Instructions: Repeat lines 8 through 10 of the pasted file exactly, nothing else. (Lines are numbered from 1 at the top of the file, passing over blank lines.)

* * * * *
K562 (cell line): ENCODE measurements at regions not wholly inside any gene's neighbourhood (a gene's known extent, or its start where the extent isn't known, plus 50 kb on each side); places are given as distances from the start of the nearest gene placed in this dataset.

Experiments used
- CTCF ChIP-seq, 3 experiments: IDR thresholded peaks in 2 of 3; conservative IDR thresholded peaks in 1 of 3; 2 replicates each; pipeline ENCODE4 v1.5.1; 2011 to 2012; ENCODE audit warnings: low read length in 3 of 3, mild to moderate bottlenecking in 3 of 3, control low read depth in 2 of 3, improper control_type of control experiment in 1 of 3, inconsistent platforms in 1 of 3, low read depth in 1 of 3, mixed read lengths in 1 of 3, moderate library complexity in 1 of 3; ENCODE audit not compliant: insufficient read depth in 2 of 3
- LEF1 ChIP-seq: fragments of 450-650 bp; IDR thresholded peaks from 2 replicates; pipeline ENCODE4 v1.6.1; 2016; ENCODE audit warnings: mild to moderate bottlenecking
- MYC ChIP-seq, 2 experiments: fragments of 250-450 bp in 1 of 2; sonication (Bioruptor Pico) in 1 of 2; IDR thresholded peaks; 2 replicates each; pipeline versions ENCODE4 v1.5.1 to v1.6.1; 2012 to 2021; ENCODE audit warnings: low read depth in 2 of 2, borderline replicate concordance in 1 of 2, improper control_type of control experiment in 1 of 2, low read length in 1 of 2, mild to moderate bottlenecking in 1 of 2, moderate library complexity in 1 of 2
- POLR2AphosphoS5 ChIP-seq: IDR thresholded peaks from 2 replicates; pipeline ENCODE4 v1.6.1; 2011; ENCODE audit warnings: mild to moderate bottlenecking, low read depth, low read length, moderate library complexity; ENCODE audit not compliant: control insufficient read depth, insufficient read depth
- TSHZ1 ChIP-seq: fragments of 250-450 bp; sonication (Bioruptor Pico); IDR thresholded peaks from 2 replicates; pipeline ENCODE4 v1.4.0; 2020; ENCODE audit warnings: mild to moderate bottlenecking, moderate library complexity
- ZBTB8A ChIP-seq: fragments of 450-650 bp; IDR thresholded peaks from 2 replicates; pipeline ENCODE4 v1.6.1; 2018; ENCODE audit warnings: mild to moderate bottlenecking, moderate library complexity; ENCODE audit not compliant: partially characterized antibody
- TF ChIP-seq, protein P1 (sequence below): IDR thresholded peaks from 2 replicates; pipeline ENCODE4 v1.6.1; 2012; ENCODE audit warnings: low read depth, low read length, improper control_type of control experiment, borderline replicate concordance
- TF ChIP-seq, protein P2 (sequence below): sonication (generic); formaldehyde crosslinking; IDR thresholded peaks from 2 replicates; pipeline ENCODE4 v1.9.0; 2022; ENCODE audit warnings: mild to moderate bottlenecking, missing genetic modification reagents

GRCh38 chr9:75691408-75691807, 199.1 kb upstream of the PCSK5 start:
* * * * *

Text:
- ZBTB8A ChIP-seq: fragments of 450-650 bp; IDR thresholded peaks from 2 replicates; pipeline ENCODE4 v1.6.1; 2018; ENCODE audit warnings: mild to moderate bottlenecking, moderate library complexity; ENCODE audit not compliant: partially characterized antibody
- TF ChIP-seq, protein P1 (sequence below): IDR thresholded peaks from 2 replicates; pipeline ENCODE4 v1.6.1; 2012; ENCODE audit warnings: low read depth, low read length, improper control_type of control experiment, borderline replicate concordance
- TF ChIP-seq, protein P2 (sequence below): sonication (generic); formaldehyde crosslinking; IDR thresholded peaks from 2 replicates; pipeline ENCODE4 v1.9.0; 2022; ENCODE audit warnings: mild to moderate bottlenecking, missing genetic modification reagents